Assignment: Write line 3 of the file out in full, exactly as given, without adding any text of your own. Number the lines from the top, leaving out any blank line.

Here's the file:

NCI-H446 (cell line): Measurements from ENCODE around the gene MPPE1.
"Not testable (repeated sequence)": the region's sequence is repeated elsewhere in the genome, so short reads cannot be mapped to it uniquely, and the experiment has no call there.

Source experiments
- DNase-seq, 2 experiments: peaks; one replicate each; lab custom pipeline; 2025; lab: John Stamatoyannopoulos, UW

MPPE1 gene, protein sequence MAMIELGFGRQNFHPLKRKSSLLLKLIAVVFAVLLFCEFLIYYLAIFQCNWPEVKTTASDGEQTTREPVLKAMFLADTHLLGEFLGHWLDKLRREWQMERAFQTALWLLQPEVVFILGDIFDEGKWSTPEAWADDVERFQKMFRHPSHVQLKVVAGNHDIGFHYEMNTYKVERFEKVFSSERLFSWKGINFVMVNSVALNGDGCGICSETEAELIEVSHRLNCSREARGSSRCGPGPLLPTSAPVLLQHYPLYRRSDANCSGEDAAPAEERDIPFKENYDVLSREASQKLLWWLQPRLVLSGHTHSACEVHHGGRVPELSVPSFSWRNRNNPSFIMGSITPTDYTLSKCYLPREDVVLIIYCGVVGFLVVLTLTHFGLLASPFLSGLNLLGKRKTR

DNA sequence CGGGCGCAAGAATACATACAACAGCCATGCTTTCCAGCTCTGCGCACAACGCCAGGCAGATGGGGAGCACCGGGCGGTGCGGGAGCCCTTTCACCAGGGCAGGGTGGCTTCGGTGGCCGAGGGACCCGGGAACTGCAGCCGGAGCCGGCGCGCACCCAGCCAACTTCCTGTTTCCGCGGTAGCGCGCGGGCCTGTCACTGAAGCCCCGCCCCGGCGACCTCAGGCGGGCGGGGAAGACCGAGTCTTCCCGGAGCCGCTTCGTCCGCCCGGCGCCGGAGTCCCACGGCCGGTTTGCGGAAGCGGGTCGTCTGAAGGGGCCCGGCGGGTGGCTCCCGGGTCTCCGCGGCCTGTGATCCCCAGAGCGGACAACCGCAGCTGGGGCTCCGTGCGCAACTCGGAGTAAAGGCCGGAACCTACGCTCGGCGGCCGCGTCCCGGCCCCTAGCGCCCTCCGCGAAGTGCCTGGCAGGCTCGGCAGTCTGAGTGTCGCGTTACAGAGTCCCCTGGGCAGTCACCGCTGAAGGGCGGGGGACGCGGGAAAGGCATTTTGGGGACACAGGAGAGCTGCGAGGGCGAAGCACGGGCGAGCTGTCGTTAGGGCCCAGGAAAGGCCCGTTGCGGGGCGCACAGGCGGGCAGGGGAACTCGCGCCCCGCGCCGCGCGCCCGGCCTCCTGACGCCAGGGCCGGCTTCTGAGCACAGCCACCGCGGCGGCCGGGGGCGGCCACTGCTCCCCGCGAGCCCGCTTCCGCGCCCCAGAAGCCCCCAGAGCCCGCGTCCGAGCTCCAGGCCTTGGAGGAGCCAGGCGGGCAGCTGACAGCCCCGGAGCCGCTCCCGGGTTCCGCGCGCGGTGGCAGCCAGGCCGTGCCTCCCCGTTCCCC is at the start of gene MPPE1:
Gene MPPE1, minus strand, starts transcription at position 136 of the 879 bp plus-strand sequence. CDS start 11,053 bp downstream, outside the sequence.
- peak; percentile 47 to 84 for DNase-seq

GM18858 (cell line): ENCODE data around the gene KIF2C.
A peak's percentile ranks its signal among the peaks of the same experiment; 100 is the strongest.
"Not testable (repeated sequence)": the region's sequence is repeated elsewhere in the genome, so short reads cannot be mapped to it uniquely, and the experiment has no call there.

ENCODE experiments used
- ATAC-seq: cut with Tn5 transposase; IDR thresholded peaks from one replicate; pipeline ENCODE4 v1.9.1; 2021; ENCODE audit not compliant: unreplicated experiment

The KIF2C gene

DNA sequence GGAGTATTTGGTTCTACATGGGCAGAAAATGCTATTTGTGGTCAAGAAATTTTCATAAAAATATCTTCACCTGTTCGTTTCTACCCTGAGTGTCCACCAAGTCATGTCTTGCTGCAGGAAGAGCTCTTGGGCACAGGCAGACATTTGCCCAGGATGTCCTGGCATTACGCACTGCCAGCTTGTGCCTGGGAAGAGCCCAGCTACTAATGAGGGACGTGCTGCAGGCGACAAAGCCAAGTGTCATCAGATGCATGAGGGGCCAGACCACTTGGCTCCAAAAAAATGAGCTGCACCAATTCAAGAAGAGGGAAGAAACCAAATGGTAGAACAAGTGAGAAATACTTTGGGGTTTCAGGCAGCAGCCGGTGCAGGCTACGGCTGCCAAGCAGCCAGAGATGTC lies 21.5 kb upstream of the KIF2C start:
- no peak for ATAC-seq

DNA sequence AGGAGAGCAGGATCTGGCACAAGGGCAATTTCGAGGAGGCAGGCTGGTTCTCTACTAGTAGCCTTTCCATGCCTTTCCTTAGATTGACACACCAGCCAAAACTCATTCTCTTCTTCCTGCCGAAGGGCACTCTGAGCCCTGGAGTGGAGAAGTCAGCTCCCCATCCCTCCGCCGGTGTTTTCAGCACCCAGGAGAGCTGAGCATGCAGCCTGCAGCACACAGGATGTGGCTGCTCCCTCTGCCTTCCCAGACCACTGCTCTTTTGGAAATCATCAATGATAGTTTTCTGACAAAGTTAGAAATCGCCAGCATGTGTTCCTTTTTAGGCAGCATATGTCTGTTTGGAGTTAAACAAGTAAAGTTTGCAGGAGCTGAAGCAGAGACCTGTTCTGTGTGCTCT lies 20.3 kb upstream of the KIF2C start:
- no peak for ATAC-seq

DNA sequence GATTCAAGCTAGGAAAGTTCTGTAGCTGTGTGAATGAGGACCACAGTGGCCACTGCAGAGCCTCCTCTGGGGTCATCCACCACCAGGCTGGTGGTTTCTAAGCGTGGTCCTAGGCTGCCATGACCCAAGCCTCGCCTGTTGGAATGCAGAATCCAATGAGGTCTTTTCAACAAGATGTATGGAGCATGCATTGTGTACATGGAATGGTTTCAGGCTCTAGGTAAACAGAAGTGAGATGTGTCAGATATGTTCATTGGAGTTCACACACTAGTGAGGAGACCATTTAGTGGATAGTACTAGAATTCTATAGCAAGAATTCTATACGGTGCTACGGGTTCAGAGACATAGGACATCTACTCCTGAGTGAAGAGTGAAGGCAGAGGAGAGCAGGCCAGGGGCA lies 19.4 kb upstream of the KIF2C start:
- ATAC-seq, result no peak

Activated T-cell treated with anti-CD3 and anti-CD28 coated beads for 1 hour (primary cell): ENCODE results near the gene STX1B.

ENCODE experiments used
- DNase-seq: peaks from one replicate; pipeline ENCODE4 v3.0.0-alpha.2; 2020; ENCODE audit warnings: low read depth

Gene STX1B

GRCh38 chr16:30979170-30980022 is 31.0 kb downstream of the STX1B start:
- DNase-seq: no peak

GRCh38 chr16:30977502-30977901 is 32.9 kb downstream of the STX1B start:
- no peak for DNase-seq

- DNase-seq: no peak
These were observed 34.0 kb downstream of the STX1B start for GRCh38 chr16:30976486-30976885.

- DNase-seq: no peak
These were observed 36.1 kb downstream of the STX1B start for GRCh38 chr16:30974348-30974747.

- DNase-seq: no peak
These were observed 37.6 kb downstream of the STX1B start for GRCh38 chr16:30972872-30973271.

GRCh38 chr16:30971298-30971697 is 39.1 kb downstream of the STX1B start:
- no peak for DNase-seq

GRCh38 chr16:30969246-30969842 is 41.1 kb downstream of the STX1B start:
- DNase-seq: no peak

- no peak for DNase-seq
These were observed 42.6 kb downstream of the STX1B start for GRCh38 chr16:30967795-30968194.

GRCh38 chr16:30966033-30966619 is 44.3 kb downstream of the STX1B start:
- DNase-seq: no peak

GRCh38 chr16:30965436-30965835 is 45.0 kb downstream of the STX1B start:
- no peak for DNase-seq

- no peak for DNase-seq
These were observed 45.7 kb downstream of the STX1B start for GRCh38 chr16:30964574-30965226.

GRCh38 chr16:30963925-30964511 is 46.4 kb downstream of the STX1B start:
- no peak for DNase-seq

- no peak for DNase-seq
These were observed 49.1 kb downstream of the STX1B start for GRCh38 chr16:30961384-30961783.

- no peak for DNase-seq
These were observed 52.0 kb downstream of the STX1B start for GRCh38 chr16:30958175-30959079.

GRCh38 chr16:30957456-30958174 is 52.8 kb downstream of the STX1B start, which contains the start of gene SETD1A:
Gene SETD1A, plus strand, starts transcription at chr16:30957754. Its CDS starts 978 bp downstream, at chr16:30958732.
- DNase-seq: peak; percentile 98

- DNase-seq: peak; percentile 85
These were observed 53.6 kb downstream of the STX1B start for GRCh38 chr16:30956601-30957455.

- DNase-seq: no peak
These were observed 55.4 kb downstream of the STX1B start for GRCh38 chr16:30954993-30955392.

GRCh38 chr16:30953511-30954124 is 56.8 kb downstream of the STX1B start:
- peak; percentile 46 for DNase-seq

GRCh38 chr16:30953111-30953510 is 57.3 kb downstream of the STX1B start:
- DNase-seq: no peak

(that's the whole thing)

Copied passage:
Source experiments